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Mechanistic Investigations of Host Defense Metallopeptide Interactions with Bacterial Cell Membranes

Cotten, Myriam
College of William and Mary
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PROJECT SUMMARYHost defense peptides (HDPs), more than 2,700 of which are known, play an indispensable role as the first line of defensein multi-cellular organisms. Their unique combination of features, such as broad-spectrum efficacy against bacteria, vi-ruses, and tumors, immunomodulatory effects, and low incidence of bacterial drug resistance, has spurred efforts to inves-tigate their molecular mechanisms of action and develop them into a new generation of antimicrobial agents. However,using natural HDPs as prototypes to rationally engineer new anti-infective agents requires understanding the molecularfeatures underlying their high potency, specificity, and mechanisms of action. Here, we employ host defense metallopep-tides from the piscidin family to investigate molecular models of HDP action in bacterial cell membranes. Piscidins areparticularly active on a wide range of bacteria associated with dangerous human illnesses, including Vibrio species,MRSA, and C. difficile. They carry an amino-terminal copper and nickel binding (ATCUN) motif. We previously demon-strated that they coordinate Cu2+ in their biological environment and their antimicrobial potency is dependent on Cu2+availability. We have also shown that the membrane activity of piscidin is correlated with secondary structure formationupon membrane binding and reorientation (tilting) in the bilayer at high peptide concentration. Intersecting our findingson piscidins is the discovery by one of our team members that several Vibrio species incorporate exogenous polyunsatu-rated FAs in their membranes, affecting bacterial virulence and the potency of antimicrobial agents. This proposal buildson our previous work on piscidin and human pathogens such as Vibrio and C. difficile, and seeks to establish a molecularbasis for the two modalities used by piscidin to damage bacterial membranes and characterize the biological importance ofthis mechanistic plurality. Using comparative studies of wild-type and mutated piscidins in the metallated and unmetal-lated forms, we will perform experiments to discern the chemical and physical membrane effects that underlie their po-tency. Aims 1 and 2 of this proposal will use biophysical studies of mutants to identify functionally-important residues inpiscidin, and solid-state NMR experiments to establish on a molecular level how these residues contribute to membraneactivity. Aim 3 will investigate the biological activity of the HDPs, as needed to demonstrate the biological relevance ofprinciples identified in Aims 1-2. This contribution is significant since it will explore the new paradigm that Cu2+-boundHDPs target physical and chemical vulnerabilities in the membranes of bacteria that can incorporate lipids from the hostor natural environment to control virulence. Overall, these experiments will engage each year a total of four undergraduateand Ph.D. students at all levels of a project aimed at elucidating the mechanism of action of highly potent ATCUN-HDPs.The knowledge gained from this project could help design novel anti-infective therapeutics that leverage multiple modesof action to disrupt bacterial membranes.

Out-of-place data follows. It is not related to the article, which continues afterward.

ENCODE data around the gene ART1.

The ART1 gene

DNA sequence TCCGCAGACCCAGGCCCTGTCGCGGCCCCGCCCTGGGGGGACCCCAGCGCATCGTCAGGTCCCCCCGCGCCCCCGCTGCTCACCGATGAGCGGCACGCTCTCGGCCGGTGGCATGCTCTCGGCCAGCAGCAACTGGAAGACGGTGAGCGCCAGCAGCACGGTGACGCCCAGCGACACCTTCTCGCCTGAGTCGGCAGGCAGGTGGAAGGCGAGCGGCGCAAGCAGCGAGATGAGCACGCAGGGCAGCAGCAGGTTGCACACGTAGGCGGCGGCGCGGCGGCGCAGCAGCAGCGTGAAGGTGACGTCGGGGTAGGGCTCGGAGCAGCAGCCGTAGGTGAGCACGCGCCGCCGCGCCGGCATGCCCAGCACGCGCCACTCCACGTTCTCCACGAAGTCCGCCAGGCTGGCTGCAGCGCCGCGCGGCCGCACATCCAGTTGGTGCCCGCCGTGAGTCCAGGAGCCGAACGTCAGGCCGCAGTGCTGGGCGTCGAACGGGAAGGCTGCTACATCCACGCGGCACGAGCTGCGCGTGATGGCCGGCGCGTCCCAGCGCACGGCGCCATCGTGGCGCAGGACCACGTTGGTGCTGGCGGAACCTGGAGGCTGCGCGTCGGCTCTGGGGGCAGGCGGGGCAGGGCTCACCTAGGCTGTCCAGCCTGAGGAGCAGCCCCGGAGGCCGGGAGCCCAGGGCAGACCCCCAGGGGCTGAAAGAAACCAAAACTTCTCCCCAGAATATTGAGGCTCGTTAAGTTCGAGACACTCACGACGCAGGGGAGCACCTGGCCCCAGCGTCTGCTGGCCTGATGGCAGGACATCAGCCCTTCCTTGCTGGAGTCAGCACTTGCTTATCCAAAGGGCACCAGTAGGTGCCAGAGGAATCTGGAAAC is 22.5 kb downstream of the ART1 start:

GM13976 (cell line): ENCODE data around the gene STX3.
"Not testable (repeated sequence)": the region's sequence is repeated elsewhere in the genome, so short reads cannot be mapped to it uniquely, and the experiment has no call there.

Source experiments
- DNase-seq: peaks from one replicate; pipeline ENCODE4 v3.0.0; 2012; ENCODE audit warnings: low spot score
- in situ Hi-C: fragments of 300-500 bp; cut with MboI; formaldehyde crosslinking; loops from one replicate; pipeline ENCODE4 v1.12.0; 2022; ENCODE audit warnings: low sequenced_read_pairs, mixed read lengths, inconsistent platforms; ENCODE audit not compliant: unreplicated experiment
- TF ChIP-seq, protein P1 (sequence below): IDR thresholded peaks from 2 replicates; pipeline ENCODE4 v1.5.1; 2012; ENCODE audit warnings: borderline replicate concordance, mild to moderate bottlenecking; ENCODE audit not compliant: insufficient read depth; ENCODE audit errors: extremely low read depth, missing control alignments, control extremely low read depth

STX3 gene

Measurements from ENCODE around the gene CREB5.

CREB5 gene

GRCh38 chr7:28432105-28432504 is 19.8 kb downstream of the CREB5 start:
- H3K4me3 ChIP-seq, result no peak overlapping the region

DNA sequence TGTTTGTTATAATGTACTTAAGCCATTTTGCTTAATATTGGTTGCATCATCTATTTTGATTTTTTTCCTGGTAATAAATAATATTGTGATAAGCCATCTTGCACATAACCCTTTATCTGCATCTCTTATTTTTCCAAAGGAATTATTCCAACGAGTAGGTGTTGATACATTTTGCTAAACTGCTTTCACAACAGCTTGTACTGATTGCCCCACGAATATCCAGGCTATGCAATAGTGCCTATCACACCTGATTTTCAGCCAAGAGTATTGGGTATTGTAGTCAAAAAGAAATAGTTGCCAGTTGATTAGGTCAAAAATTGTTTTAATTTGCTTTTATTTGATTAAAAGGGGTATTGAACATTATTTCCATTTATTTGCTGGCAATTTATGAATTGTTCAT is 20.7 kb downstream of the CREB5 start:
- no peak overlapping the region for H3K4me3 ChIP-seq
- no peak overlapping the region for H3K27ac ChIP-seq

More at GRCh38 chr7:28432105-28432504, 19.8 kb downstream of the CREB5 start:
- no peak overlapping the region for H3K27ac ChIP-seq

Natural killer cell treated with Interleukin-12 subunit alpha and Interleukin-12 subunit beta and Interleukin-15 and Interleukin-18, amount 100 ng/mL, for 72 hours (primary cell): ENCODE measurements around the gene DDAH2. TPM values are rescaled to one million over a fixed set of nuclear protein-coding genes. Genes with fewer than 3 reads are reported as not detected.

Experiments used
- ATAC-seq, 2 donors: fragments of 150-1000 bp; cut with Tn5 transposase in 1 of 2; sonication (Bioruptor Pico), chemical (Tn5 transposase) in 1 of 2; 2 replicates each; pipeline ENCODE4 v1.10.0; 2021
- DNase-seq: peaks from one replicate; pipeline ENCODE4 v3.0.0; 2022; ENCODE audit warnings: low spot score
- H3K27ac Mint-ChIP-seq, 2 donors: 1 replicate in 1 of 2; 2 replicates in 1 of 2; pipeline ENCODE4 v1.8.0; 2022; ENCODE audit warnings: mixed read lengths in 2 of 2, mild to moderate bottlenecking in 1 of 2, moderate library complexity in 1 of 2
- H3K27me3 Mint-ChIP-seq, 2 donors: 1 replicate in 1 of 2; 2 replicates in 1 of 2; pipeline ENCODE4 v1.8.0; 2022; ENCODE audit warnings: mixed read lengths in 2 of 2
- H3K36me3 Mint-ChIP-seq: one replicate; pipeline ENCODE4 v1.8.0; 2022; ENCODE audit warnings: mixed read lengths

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Nat'l. Inst. of General Medical Sciences
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Viruses and Prions
Bacterial Pathogens